Some policies towards landlords show how the government has lost its conservative ethos of supporting businesses and being the party of low taxes.
Rosalind Beck - a campaigning landlord, Conservative member, and long-time critic of government changes to landlords’ taxes - has written in The Article that recent proposals regarding possible tax changes affecting the private rental sector owe more to a populist agenda than to traditional Tory philosophy.
Beck argues against recent proposals - said to have the ear of Chancellor Rishi Sunak - to make the Capital Gains Tax on additional homes higher than before. There is speculation this will be one of a number of proposals at next month’s Budget.
She writes: “It is … not clear whether they have any handle at all on the taxes private landlords already pay. I can help put them in the picture by outlining some of the property taxes landlords already face, even before proposed Budget hikes, using the following example of someone with one rental property. Remember, the majority of landlords are in this category.”
She then gives a detailed account of her own buy to let purchase, 20 years ago, and how taxes have eroded the profitability of the exercise - including, possibly, how future increases in CGT may diminish profits further.
“The amount of CGT demanded by the state also takes no account of inflation” she says, stating that between 2001 and 2021 annual inflation of 2.73 per cent would produce a cumulative price increase of 71 per cent - thus making CGT on capital appreciation particularly unfair as it does not take into account inflation.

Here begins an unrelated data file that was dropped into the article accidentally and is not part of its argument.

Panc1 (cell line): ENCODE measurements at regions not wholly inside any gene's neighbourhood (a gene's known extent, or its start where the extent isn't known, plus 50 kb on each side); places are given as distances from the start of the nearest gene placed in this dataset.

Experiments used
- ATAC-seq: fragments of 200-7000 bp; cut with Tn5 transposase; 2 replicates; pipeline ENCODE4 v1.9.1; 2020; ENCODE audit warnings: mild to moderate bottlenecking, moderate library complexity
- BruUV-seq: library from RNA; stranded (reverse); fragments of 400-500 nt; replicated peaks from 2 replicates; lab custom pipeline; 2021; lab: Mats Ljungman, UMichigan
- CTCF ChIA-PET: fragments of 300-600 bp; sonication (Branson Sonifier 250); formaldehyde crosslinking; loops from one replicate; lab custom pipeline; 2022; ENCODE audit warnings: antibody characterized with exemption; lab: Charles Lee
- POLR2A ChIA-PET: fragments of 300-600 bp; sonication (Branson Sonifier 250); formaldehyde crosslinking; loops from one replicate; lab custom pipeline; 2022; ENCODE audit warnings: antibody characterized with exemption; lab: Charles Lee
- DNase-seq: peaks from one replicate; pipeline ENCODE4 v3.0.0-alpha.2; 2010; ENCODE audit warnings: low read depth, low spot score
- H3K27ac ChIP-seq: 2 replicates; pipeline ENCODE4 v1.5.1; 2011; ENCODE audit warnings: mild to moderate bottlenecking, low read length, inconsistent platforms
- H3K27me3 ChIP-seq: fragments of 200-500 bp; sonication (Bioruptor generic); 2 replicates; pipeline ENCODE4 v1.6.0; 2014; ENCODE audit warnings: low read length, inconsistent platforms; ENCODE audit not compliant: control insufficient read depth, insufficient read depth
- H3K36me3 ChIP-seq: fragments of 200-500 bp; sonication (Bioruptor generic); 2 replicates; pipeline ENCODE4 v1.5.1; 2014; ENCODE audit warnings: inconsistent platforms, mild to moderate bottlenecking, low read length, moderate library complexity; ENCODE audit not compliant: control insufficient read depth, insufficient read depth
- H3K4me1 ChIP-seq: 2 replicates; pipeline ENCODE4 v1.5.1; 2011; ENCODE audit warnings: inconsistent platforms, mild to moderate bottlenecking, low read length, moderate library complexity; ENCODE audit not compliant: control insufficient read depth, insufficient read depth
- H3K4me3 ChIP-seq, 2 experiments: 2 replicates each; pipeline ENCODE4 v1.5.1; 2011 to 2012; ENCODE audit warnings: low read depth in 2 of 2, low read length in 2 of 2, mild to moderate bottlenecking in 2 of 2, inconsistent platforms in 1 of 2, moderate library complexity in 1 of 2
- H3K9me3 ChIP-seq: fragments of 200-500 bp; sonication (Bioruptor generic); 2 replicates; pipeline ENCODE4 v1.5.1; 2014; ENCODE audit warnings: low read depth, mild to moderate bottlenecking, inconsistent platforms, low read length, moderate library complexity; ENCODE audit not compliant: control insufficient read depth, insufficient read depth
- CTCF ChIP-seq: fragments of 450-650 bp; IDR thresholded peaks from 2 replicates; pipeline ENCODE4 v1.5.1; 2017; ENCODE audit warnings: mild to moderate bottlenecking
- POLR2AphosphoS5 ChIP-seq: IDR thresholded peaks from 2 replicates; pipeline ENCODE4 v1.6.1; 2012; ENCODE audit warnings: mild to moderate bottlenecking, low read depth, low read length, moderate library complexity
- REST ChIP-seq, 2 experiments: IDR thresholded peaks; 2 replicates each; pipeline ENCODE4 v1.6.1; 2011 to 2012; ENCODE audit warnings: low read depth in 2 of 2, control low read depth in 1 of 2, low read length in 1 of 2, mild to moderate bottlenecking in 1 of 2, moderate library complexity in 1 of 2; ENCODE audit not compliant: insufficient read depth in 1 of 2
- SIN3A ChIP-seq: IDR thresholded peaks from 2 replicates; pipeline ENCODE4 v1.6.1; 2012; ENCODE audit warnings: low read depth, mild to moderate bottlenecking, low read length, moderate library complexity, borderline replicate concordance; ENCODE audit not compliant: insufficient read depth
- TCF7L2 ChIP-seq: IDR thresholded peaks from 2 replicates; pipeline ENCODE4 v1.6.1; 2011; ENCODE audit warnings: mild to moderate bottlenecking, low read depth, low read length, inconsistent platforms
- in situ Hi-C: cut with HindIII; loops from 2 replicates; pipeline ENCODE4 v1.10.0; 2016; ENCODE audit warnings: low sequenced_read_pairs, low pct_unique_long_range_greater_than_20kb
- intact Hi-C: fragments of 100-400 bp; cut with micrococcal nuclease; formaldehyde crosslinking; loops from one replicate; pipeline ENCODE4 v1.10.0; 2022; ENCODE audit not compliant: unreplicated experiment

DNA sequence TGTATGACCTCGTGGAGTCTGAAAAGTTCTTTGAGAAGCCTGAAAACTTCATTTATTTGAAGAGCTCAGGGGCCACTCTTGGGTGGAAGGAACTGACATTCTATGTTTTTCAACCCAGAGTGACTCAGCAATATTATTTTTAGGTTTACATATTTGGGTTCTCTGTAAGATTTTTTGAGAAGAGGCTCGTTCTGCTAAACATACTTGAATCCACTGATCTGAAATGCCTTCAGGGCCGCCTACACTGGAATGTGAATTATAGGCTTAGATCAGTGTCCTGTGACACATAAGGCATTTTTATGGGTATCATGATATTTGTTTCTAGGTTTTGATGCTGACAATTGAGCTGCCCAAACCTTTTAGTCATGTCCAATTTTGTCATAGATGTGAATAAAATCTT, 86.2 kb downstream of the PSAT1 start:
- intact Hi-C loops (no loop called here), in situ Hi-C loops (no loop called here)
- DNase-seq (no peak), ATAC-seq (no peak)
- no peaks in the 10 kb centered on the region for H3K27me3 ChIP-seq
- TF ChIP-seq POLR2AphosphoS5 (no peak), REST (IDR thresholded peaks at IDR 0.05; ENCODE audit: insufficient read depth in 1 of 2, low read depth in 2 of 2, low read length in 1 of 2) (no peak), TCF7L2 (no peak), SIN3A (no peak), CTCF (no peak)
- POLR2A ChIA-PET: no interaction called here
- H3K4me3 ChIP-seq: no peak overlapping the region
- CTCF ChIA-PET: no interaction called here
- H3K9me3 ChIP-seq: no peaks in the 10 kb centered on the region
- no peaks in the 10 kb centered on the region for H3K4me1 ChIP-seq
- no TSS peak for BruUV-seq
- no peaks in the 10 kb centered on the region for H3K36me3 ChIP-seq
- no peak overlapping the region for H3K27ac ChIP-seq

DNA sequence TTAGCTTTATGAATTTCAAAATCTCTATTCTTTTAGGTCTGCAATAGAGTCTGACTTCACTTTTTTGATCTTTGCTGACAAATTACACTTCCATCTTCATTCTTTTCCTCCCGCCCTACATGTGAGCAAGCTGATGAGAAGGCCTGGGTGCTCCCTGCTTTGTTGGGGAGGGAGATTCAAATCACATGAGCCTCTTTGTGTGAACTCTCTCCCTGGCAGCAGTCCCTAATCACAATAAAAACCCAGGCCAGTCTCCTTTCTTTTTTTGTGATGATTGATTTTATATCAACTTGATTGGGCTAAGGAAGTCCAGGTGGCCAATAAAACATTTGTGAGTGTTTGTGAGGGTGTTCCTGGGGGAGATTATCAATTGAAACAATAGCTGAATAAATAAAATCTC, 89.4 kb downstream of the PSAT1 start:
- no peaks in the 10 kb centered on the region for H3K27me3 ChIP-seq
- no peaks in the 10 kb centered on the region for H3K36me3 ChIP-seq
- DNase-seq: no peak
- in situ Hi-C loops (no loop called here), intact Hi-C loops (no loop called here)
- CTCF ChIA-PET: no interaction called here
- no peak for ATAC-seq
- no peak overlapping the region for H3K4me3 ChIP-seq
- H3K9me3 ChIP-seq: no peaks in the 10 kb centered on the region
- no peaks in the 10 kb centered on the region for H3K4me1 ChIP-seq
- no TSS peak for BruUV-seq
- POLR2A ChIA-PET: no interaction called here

Beck continues to make a strident case for reforming taxes for the private rental sector, and backing off on regulatory changes - including recent eviction bans and the threat of £30,000 fines for contraventions of local licensing.
She concludes her article by saying: “The Conservatives would do well to realise that if they go ahead with this, landlords will take whatever evasive action they can. Many will batten down the hatches and not sell up for years — in which case the government will receive only a fraction of the tax predicted.”
And she makes a radical suggestion: “Why not do the opposite instead and treat landlords fairly? Why not bring back taper relief, exempt inflationary gains and 'simplify' tax by getting rid of the eight per cent CGT levy introduced by the vindictive George Osborne? Such a positive approach to taxing landlords would be likely to increase sales and probably bring in far more revenue than a huge tax hike ever would.”
You can read the full piece here.
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